|Upon arrival of a Panasonic Lumix DMC-GH2 test sample, it is tested in our DIWA Lab. The technical data of the rigorous tests are processed and translated into understandable data. Inside the lab, testing takes place in standardized circumstances. An environment in which cameras, both compact and system concepts can be compared without a problem. Besides that, the Panasonic Lumix GH2 camera is extensively used in practice and evaluated as for operation and shooting in practice. This combination of lab tests and the testing in practice, results in a final conclusion that is carefully reviewed.|
|Panasonic GH2 color reproduction and white balance
We compared the Panasonic Lumix DMC-GH2’s color reproduction to that of the pre-set Gretag Macbeth Color Checker and it appears that the color representation is constant until 6400 ISO. Compared to the GH1’s test result, we can see that the Panasonic GH2 has made improvements in terms of accurate color reproduction. The white balance measurements also show an improvement in accuracy. Up to 6400 ISO, the Panasonic DMC-GH2 shows a constant and accurate white balance. Here we can also see that the GH2 performs notably better than its predecessor, the GH1.
Panasonic Lumix DMC-GH2 image sensor
A new image sensor gives the Panasonic GH2 a clearly higher resolution and gives the camera the status of a system camera with the highest resolution at the moment (Q3, 2010). During its introduction, Panasonic strongly emphasized that the sensor also includes a new approach in its control of signal/noise. This includes a separate digital interface and algorithms that have been tweaked to achieve maximum performance. The Venus Engine FHD effectively takes charge of all the image processing. The measurements made in the DIWA Lab show that the Panasonic Lumix GH2’s signal/noise ratio is completely under control up until 1600 ISO. At 3200 ISO, Panasonic has to put on the brakes, but it is still a fairly usable ISO value. From 6400 ISO and up, noise becomes strongly visible.
Panasonic DMC-GH2 signal/noise ratio
In comparison with the GH1, and despite the heightened resolution, the Panasonic Lumix DMC-GH2 has improved significantly in terms of signal/noise ratio. A fine performance, and the answer to the higher expectations that we had of this camera. According to our findings, there has been an improvement of a minimum of one stop, which is a fine achievement. The dynamic range has also been improved throughout the whole ISO range. The new algorithms and the Venus Engine FHD have displayed their merits.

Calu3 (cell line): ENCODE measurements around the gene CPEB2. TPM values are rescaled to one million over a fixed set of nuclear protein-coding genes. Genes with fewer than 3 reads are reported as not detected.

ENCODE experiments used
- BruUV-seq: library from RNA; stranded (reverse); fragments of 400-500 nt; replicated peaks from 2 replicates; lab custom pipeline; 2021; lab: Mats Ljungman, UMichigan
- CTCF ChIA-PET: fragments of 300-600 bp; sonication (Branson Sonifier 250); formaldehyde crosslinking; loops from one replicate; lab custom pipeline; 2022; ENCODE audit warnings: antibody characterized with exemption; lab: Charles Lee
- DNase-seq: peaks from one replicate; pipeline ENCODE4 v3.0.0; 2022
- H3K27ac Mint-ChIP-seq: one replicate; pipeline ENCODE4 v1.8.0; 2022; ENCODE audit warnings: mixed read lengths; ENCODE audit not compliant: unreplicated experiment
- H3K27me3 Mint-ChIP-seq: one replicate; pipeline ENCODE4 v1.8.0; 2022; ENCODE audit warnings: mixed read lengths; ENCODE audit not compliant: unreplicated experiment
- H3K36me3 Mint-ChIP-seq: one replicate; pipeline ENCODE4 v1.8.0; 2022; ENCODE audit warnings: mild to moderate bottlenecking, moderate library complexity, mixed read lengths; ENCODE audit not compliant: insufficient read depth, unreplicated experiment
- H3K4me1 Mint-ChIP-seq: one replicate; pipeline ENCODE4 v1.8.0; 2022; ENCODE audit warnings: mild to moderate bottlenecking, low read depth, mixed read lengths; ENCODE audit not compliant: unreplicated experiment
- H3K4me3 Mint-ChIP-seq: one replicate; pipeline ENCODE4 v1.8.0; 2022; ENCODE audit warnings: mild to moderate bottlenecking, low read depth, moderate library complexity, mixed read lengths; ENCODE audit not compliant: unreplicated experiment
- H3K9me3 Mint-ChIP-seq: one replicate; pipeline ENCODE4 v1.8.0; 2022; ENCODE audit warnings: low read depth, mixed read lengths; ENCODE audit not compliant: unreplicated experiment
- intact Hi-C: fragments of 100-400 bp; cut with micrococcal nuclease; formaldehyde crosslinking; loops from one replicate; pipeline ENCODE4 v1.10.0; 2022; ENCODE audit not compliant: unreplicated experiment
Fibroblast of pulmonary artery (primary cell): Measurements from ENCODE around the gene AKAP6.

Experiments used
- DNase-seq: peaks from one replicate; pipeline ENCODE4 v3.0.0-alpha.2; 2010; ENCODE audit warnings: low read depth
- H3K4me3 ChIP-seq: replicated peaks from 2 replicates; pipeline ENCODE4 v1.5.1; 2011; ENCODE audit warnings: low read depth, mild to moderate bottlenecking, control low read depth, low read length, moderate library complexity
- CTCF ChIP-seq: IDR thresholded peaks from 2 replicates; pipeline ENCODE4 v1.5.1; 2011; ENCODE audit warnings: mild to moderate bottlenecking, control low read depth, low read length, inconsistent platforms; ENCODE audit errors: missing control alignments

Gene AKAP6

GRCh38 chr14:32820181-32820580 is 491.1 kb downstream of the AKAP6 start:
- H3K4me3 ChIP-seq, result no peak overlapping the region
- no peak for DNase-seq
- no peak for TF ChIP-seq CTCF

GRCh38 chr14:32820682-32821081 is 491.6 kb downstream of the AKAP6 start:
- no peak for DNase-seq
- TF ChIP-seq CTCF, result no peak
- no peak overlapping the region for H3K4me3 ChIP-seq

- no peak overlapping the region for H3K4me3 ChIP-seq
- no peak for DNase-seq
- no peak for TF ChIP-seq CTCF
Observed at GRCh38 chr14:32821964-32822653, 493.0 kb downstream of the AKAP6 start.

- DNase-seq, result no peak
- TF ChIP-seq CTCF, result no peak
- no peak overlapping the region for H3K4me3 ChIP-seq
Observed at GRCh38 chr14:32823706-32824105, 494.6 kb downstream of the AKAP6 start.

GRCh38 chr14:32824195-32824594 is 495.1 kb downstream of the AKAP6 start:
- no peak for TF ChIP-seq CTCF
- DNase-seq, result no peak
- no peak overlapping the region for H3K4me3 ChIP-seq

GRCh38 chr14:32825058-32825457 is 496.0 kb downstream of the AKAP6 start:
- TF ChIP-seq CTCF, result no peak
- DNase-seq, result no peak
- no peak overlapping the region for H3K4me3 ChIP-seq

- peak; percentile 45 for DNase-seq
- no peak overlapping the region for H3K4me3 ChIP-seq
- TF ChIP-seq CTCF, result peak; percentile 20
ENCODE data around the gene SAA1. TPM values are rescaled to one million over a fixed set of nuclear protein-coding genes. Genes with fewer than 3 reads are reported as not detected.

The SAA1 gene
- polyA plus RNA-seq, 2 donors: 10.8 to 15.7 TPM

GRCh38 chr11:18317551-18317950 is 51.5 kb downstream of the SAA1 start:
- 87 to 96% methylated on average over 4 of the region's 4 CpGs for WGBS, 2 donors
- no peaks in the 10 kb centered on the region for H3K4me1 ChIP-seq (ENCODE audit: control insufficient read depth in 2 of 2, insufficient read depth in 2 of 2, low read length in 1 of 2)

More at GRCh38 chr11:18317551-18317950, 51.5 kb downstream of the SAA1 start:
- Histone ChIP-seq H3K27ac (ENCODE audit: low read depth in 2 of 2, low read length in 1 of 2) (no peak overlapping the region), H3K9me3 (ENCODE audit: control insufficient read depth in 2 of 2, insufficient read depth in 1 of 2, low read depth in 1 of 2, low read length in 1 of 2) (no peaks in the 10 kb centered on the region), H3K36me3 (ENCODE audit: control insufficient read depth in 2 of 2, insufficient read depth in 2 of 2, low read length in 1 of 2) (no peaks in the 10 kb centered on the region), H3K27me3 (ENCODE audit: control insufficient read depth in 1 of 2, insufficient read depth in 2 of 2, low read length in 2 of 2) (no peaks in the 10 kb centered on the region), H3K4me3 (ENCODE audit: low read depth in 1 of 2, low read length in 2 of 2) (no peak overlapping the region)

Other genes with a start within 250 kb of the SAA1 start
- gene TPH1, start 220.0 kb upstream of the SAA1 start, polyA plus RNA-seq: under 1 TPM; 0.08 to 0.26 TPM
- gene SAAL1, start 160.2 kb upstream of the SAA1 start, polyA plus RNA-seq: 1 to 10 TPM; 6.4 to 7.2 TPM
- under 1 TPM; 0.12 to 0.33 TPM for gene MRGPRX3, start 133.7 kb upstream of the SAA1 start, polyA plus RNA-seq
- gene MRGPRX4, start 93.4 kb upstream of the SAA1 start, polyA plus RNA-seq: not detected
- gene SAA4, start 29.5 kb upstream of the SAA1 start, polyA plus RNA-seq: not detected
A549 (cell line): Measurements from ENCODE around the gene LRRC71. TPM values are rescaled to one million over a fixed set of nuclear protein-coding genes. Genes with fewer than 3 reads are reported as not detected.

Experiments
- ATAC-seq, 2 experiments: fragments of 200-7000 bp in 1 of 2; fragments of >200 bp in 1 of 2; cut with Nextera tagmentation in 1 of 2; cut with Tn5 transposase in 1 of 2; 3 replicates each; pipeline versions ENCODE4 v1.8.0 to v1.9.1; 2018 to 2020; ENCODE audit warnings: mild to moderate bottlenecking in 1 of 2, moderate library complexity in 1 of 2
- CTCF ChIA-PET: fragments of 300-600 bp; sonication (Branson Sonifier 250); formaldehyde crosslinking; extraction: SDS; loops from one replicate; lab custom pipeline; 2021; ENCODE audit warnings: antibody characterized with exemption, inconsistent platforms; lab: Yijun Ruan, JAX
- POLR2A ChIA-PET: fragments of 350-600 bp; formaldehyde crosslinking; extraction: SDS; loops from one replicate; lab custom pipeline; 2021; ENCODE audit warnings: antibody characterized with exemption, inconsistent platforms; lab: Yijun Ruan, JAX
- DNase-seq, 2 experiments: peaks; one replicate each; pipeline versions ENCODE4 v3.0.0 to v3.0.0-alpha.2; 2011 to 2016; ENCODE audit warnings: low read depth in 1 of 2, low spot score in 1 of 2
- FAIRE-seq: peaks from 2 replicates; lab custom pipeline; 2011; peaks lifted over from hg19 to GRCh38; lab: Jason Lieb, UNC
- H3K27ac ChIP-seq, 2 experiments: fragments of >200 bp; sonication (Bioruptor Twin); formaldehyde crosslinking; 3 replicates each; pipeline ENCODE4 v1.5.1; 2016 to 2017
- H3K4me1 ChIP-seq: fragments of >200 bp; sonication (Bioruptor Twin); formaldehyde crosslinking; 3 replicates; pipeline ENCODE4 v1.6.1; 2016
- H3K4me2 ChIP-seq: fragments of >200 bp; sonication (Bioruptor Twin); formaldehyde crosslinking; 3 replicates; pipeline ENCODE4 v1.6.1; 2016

Panasonic Lumix GH2 and Lumix G 14mm f/2.5 Aspherical lens
The Panasonic Lumix DMC-GH2 test sample was delivered with the new Lumix G 14mm f/2.5 aspherical lens, among others. The Panasonic Lumix G 14mm lens has a 14 mm (35 mm camera equivalent: 28 mm) wide angle and f2.5 brightness. This lens is interesting to use for landscape shots but also for daily use, for example indoors, this lens ensures fine compositions. The lens system includes six lenses in five groups, including three aspherical lenses.
|The dimensions of the 14 mm lens are very compact. The lens’ center sharpness is very good from f2.5 up to f16, and shows a slight decrease with a closed aperture of f22. Panasonic often knows how to effectively control distortion, and the in-camera corrections made by the camera’s software have a very positive influence on the JPEG shots. This is a method that certainly has advantages for the consumer. The lens suffers slight chromatic aberration at a full opening of f2.5, but with one more stop, it pretty much completely disappears.
Panasonic Lumix GH2 and 14-140 mm Lumix lens
The 14-140 mm Lumix lens' sharpness is fine and only shows visible blur at the edges in telephoto mode. In f/5.6-f/8 the zoom lens performs optimally, after that, we find edge blur in wide angle and tele. In terms of distortion, only in wide-angle does the lens encounter some hurdles, the remaining focal lengths perform excellently. Without any visible distortion, not even any measurable distortion in the Lab, of the remaining focal lengths, the Panasonic Lumix HD 14-140 mm f/4.0-5.6 lens is a jewel in this respect. Chromatic aberration is effectively corrected and hardly plays a role, with the exception of the telephoto. From minimum aperture of f/5.6 to f/22 a constant sensitivity for chromatic aberration is noticeable. Vignetting does not actually play a part. Panasonic uses software correction, thus delivering convincing results when measuring the GH2's JPEG tests samples.
Panasonic Lumix G Vario 100-300mm f/4-5.6 Mega O.I.S lens
The second lens with which the Panasonic GH2 was combined for testing was the Lumix G Vario 100-300mm f/4-5.6 Mega O.I.S. The new Panasonic zoom lens 100-300mm (35 mm camera equivalent: 600 mm) is very compact and lightweight. Shooting with such a combination means a lot of freedom of photography for subjects at diverse distances. Thanks to Panasonic's MEGA O.I.S., camera shake that normally creates movement blur while shooting, is effectively compensated.
Chromatic aberration and distortion
In terms of sharpness, on the edges and in the center, the Panasonic Lumix 100-300mm performs well, only at 300mm is there visible edge blur. On the other hand, Panasonic manages to perfectly control distortion. The measurements of the JPEG test shots show that the in-camera software corrections are extraordinarily effective in correcting distortion. The 300mm tele position has a bit more difficulties with chromatic aberration. Over the whole aperture range there is visible chromatic aberration in the tele range. The other focal distances do not suffer from this effect.